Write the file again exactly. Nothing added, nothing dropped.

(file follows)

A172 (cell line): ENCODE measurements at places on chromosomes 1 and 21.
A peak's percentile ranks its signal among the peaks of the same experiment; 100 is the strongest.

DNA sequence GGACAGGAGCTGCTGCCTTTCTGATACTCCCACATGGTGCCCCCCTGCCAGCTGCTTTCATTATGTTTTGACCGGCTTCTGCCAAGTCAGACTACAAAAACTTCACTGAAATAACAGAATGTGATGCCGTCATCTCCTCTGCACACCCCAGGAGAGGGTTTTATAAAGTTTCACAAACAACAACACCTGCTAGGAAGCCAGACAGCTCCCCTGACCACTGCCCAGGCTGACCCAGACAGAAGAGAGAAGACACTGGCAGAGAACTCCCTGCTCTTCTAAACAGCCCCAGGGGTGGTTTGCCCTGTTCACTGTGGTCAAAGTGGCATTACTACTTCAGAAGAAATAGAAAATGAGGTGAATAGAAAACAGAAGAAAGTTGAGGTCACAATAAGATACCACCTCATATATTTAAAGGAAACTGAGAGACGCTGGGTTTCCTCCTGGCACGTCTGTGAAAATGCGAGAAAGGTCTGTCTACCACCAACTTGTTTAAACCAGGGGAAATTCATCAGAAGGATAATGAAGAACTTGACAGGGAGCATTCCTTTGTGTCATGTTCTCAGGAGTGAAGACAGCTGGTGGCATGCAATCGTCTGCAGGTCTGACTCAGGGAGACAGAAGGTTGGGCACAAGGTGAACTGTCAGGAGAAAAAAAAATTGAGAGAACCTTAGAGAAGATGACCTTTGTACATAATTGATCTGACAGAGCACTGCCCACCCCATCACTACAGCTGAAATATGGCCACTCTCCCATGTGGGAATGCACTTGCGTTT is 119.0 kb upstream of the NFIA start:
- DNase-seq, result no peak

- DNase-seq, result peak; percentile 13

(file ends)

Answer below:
A172 (cell line): ENCODE measurements at places on chromosomes 1 and 21.
A peak's percentile ranks its signal among the peaks of the same experiment; 100 is the strongest.

DNA sequence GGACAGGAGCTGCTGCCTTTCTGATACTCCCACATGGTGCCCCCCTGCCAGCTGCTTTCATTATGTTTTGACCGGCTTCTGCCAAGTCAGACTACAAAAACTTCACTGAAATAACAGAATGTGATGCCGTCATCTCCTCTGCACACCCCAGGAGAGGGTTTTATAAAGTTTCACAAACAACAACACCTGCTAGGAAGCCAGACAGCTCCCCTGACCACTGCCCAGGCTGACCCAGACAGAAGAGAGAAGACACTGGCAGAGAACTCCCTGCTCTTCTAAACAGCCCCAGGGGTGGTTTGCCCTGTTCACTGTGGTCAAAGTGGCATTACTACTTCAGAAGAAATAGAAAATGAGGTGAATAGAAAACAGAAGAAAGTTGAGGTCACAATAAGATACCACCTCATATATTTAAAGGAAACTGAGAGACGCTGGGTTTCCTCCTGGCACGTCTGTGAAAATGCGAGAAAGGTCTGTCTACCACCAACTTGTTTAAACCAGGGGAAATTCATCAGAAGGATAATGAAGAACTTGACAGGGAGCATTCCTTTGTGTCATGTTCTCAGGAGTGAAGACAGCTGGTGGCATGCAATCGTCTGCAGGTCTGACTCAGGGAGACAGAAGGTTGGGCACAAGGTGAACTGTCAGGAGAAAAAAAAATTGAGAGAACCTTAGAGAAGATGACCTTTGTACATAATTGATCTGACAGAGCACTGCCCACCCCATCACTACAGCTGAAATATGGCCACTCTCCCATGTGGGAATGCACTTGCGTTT is 119.0 kb upstream of the NFIA start:
- DNase-seq, result no peak

- DNase-seq, result peak; percentile 13